My Newest Thought Regarding Sullenberger, US Air Flight 1549, And Leadership

If time had stopped for Captain Chesley Sullenberger on the day before the emergency landing in the Hudson River, you might have noticed something that’s gotten lost in the all the hoopla of this amazing event.

Sullenberger was quite disgruntled with the airline industry. Corporate restructuring, cut-backs, and down-sizing had all affected the quality of piloting, in his view. He opposed many of these changes. Sullenberger had believed for some time prior to his remarkable experience that piloting a large passenger airliner was not what it used to be, not why he had become a pilot in the first place.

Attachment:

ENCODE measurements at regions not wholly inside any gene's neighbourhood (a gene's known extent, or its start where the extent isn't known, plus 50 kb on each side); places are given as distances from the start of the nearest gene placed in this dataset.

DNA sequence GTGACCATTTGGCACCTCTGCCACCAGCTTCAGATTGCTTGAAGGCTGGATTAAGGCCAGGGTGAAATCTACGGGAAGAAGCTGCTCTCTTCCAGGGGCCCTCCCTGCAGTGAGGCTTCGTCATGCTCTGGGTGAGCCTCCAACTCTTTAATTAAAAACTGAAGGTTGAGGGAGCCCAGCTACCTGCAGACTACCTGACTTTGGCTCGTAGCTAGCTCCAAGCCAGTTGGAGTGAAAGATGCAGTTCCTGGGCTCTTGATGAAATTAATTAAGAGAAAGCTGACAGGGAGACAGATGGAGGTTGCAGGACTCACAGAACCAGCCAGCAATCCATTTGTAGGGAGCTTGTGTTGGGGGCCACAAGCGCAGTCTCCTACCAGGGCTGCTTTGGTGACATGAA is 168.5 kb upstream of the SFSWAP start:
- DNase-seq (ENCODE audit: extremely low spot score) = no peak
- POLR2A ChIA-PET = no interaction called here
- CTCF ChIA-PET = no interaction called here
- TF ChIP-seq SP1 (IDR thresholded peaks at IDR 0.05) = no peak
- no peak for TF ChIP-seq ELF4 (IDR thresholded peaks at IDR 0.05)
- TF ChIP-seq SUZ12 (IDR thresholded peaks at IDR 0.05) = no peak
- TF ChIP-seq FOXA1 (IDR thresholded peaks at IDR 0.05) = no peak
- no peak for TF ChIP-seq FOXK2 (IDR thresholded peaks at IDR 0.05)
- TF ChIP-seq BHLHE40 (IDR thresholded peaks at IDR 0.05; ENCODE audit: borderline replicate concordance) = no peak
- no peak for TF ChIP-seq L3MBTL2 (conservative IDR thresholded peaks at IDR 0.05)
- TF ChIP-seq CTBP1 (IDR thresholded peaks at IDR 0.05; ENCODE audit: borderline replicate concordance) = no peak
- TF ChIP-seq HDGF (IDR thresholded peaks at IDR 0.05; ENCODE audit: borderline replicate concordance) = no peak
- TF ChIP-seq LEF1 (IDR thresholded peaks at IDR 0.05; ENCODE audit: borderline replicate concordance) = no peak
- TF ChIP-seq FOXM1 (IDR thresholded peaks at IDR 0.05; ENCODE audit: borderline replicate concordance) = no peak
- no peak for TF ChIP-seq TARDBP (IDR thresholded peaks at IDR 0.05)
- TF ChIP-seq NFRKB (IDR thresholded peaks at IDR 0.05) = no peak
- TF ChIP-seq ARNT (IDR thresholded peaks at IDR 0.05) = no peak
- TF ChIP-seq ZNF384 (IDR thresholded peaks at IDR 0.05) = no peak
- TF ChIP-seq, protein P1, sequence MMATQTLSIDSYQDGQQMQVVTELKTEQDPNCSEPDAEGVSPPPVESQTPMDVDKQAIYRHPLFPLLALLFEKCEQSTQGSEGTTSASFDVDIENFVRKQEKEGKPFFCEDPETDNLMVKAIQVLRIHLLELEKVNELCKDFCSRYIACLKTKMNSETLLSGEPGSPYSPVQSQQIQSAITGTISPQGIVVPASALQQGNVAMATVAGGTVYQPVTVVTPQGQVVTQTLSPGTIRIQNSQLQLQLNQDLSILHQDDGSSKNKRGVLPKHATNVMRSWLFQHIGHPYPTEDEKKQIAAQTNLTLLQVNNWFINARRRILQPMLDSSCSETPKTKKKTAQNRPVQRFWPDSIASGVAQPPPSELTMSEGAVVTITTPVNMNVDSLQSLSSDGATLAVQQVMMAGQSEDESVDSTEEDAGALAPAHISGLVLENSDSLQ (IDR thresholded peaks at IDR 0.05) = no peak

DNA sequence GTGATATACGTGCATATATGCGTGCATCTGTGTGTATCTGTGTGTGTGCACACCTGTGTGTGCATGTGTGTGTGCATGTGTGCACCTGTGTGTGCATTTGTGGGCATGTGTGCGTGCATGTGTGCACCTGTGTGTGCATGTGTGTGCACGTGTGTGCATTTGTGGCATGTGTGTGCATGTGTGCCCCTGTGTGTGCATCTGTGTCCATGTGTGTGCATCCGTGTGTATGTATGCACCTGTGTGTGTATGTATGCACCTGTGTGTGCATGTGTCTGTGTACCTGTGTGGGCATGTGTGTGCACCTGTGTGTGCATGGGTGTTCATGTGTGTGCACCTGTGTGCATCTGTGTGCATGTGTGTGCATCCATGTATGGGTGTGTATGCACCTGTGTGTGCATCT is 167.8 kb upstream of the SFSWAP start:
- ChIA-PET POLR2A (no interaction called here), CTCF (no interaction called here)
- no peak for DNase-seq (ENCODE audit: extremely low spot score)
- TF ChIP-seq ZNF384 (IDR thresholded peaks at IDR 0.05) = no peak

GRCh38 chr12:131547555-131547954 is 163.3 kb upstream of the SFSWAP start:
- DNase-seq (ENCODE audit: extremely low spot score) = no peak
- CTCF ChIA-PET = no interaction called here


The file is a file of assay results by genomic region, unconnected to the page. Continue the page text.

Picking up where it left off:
And yet, as we know, despite his unhappy outlook on the airline industry, Sullenberger accomplished incredible feats in the early morning over downtown New York.

My point for you is this–each of us has a long and short attitude. The long attitude is your fundamental ethic of work, serving, and contribution to the people around you. The short attitude is the everyday stuff, the changes in specific policies and practices that more often than not, irritate and frustrate and aggravate you.

Which is dominant in your leadership–the long attitude or the short attitude? Or has one morphed into the other?